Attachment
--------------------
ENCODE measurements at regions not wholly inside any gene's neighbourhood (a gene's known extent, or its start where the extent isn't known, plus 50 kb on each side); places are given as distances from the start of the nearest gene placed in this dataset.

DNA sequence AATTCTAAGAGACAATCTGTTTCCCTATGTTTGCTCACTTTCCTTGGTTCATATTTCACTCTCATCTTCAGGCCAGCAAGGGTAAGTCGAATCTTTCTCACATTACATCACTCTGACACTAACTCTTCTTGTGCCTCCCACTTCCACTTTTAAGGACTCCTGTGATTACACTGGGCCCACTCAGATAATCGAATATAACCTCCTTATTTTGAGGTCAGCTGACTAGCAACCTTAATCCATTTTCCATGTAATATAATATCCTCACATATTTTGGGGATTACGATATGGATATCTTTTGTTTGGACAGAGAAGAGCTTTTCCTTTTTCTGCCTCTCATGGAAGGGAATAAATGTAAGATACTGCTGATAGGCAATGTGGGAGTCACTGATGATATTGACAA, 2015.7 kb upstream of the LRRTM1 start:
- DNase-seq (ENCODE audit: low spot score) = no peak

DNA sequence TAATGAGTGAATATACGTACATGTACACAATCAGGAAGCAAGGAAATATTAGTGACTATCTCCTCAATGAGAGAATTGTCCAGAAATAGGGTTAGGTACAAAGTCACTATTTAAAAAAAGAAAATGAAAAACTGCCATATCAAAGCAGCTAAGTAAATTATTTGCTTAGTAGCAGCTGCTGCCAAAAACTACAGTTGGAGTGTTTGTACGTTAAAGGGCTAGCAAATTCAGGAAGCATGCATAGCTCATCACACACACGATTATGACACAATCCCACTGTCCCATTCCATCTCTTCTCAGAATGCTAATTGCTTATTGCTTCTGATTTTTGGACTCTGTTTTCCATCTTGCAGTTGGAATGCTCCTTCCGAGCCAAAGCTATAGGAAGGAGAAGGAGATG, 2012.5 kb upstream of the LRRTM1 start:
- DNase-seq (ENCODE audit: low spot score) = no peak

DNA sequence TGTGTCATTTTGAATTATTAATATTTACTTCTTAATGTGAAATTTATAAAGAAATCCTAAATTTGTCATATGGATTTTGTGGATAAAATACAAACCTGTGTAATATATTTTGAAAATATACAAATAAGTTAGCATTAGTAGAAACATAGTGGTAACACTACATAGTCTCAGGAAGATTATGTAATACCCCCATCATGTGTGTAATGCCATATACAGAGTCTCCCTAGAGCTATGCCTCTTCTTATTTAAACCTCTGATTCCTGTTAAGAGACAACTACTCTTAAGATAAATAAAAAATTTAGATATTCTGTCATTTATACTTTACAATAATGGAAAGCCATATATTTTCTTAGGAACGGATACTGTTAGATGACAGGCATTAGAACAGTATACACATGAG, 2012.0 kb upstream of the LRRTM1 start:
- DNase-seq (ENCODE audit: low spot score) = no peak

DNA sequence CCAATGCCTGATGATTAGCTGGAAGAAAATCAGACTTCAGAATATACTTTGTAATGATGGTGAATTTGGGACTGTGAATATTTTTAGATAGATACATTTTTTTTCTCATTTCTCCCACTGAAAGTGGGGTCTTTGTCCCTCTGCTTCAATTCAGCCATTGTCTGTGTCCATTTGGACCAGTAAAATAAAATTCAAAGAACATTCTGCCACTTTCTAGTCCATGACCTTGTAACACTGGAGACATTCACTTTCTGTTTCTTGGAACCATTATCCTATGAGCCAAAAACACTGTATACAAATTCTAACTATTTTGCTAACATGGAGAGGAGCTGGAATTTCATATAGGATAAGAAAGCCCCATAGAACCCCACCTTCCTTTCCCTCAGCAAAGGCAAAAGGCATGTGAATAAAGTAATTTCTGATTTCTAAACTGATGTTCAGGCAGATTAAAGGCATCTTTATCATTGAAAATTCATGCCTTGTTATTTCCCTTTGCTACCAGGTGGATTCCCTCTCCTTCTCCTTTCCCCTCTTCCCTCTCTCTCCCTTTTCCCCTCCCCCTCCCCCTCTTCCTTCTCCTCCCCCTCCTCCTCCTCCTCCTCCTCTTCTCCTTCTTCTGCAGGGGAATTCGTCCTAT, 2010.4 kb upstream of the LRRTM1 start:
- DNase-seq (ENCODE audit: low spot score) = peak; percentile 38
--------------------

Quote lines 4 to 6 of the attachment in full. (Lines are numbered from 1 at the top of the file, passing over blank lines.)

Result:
DNA sequence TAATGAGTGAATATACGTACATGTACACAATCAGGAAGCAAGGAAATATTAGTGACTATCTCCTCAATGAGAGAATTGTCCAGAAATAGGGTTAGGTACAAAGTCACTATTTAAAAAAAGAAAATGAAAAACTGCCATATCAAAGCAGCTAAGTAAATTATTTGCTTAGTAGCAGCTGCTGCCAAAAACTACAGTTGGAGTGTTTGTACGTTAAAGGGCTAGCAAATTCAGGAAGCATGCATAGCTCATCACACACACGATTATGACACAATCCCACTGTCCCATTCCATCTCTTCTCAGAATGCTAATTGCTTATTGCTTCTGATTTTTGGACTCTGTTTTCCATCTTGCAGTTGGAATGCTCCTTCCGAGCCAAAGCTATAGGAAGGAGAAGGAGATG, 2012.5 kb upstream of the LRRTM1 start:
- DNase-seq (ENCODE audit: low spot score) = no peak

DNA sequence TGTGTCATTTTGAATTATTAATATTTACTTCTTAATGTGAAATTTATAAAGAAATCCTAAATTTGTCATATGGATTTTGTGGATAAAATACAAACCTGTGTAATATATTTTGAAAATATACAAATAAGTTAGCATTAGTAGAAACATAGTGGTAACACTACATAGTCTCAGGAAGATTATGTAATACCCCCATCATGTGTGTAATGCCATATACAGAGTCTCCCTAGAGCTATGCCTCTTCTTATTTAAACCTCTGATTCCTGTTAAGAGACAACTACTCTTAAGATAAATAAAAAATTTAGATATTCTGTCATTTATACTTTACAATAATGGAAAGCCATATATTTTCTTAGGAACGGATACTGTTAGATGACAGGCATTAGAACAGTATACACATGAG, 2012.0 kb upstream of the LRRTM1 start: